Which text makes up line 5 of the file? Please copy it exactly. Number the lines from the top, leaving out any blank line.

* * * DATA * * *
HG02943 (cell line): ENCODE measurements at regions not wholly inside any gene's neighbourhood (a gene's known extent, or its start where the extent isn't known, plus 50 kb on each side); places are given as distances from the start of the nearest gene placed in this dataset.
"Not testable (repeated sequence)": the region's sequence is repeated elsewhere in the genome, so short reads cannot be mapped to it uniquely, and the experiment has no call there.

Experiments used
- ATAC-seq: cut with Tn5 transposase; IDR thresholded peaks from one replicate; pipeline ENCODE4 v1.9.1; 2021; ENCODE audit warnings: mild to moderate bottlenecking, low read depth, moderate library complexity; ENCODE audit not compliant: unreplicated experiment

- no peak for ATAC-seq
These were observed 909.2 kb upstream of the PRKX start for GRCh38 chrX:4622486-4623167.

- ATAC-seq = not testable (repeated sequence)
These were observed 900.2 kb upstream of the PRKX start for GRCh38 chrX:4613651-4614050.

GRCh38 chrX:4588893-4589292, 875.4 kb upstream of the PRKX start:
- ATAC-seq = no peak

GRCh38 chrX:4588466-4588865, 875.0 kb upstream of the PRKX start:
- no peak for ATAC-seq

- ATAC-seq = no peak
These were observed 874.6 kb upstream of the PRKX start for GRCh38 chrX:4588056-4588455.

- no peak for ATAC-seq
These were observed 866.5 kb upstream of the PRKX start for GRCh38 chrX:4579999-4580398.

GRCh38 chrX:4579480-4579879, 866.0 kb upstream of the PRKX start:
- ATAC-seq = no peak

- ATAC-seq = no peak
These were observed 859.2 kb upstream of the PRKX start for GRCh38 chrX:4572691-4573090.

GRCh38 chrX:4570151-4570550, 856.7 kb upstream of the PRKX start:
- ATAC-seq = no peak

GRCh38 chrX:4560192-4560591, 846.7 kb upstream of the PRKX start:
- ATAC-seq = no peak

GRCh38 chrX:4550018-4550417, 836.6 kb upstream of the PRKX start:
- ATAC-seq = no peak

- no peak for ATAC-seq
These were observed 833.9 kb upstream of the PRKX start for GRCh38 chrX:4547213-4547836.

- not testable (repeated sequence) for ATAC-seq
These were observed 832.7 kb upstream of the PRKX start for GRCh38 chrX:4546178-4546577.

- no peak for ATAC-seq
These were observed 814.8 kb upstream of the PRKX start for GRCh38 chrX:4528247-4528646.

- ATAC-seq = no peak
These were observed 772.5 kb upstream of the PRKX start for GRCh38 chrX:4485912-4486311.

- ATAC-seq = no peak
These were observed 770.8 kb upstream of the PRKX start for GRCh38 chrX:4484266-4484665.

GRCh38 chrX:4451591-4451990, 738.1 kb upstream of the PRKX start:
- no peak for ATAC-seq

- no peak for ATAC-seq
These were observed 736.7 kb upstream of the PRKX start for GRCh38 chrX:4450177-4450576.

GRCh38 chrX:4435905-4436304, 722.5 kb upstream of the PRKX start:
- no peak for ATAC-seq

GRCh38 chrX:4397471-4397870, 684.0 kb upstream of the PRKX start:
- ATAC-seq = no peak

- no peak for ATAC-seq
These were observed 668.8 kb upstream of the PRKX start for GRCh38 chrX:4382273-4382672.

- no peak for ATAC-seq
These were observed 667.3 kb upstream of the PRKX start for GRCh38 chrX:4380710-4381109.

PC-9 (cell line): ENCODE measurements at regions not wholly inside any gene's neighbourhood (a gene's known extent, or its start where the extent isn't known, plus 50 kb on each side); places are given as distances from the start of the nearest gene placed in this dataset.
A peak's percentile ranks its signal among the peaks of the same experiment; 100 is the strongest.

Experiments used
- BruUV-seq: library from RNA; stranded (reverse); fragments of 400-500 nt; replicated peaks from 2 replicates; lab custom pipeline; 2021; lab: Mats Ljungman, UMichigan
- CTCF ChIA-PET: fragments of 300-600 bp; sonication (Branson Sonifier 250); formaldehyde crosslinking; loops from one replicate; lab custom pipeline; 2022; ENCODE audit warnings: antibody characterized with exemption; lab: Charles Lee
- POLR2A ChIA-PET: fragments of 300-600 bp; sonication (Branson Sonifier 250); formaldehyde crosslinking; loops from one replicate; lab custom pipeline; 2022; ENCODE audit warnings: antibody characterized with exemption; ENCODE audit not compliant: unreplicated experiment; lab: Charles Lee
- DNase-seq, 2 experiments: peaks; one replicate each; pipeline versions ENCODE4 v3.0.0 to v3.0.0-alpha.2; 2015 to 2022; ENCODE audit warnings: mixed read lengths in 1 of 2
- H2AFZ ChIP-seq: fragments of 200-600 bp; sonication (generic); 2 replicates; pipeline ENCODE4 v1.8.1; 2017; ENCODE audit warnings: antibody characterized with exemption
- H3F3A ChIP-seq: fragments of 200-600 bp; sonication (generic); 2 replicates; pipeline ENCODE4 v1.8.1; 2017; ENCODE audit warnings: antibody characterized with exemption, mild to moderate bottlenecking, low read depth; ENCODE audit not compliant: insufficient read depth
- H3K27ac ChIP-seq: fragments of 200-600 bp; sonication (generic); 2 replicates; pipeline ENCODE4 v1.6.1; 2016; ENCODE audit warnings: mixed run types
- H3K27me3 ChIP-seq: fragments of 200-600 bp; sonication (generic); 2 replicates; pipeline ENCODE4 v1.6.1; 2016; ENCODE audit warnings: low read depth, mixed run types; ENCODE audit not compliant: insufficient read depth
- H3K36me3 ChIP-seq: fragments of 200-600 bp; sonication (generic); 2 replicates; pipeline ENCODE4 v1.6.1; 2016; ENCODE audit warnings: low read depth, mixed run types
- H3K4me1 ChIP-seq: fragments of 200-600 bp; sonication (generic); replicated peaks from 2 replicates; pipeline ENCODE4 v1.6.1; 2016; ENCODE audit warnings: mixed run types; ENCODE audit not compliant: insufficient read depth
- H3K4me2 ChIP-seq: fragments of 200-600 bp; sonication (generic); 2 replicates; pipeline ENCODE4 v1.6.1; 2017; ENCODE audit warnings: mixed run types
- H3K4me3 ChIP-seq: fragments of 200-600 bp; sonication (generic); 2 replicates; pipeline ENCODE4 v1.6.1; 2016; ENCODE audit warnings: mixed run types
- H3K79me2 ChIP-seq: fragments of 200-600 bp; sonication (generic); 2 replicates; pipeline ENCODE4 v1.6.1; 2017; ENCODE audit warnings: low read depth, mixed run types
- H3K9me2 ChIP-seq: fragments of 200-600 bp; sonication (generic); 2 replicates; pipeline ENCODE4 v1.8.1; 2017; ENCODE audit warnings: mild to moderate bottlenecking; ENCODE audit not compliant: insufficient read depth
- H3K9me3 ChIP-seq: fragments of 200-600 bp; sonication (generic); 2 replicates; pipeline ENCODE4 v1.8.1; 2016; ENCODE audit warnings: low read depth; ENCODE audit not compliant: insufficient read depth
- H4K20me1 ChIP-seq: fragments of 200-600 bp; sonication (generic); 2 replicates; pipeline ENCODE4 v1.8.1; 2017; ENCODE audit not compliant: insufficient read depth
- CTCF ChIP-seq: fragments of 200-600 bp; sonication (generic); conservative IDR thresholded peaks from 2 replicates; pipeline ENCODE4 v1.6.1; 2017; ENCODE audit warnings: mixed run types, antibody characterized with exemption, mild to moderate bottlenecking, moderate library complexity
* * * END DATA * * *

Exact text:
- no peak for ATAC-seq